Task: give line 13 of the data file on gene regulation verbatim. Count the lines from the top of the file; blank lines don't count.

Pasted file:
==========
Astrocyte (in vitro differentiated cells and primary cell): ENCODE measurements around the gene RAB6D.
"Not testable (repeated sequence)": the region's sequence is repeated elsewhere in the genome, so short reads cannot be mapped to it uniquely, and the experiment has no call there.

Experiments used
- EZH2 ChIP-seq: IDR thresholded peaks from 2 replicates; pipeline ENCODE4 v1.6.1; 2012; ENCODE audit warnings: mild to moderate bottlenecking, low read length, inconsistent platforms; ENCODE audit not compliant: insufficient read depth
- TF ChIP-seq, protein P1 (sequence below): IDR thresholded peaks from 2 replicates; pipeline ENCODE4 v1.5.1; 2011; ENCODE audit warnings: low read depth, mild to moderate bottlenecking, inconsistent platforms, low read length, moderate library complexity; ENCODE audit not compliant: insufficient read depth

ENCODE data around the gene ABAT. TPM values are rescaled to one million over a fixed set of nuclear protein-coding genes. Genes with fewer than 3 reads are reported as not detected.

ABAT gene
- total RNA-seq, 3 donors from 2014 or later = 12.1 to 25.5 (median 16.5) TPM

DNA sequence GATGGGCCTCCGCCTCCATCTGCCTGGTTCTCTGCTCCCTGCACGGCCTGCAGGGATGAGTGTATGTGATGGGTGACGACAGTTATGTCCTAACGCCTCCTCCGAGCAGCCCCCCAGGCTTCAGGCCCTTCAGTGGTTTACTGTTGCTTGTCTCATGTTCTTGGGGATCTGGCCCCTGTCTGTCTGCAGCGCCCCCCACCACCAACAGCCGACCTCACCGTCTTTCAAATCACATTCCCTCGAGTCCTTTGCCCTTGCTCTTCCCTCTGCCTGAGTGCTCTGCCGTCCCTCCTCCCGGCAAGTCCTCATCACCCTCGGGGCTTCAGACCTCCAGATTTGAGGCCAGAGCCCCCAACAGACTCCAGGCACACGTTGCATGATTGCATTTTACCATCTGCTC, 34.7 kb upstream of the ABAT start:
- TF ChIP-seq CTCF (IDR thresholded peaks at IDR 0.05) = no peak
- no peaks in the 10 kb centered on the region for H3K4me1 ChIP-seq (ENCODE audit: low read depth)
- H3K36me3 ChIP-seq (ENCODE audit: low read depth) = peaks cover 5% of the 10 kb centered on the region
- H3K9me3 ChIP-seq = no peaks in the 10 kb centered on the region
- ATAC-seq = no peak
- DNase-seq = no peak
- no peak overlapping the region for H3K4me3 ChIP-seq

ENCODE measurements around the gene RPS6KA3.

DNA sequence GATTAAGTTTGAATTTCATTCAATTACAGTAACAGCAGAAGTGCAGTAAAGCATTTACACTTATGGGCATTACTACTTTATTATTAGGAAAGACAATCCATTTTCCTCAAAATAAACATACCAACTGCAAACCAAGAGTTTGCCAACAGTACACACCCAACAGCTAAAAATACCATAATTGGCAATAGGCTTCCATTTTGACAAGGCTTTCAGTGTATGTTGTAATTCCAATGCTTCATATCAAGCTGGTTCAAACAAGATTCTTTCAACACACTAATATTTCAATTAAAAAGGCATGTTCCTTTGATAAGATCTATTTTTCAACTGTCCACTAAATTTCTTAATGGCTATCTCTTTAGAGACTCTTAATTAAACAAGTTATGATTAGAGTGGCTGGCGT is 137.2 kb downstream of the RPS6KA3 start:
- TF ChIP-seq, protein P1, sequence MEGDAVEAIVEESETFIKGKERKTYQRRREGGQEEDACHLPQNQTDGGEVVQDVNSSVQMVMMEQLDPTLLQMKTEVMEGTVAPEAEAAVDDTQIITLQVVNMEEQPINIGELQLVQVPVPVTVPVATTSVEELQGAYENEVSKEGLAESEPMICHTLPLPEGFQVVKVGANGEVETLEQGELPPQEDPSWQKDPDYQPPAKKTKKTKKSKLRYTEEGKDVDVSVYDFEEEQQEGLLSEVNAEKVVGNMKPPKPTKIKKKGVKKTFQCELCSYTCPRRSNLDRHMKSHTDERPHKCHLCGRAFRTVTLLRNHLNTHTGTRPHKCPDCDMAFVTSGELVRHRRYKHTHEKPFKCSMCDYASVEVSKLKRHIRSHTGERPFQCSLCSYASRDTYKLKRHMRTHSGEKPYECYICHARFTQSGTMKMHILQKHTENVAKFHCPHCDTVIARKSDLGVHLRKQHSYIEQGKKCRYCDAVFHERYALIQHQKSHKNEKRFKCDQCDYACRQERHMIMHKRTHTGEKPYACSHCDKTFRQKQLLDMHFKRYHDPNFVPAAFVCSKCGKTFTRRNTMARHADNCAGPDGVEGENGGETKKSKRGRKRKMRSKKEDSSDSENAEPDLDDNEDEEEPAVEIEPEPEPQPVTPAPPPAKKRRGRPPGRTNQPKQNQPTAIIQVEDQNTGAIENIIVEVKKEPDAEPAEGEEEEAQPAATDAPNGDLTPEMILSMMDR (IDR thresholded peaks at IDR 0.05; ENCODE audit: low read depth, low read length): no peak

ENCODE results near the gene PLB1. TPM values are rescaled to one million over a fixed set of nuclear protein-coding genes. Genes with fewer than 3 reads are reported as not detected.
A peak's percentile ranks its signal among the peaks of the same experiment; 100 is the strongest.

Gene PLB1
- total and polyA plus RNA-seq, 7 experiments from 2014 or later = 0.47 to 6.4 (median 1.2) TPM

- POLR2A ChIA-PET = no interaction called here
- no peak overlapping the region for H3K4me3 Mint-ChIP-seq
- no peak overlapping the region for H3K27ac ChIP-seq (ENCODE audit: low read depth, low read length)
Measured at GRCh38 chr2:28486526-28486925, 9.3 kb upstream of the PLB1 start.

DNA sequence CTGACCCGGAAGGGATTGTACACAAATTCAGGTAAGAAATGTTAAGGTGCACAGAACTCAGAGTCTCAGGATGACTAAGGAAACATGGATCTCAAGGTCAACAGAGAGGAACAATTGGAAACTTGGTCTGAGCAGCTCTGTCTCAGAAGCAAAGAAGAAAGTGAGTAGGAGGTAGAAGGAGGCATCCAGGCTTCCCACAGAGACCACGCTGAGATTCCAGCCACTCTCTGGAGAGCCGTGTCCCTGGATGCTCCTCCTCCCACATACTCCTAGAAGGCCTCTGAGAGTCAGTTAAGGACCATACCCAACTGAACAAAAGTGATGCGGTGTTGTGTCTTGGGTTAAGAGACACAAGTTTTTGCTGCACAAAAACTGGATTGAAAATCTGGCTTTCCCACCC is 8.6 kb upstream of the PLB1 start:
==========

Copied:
- H3K9me3 ChIP-seq = no peaks in the 10 kb centered on the region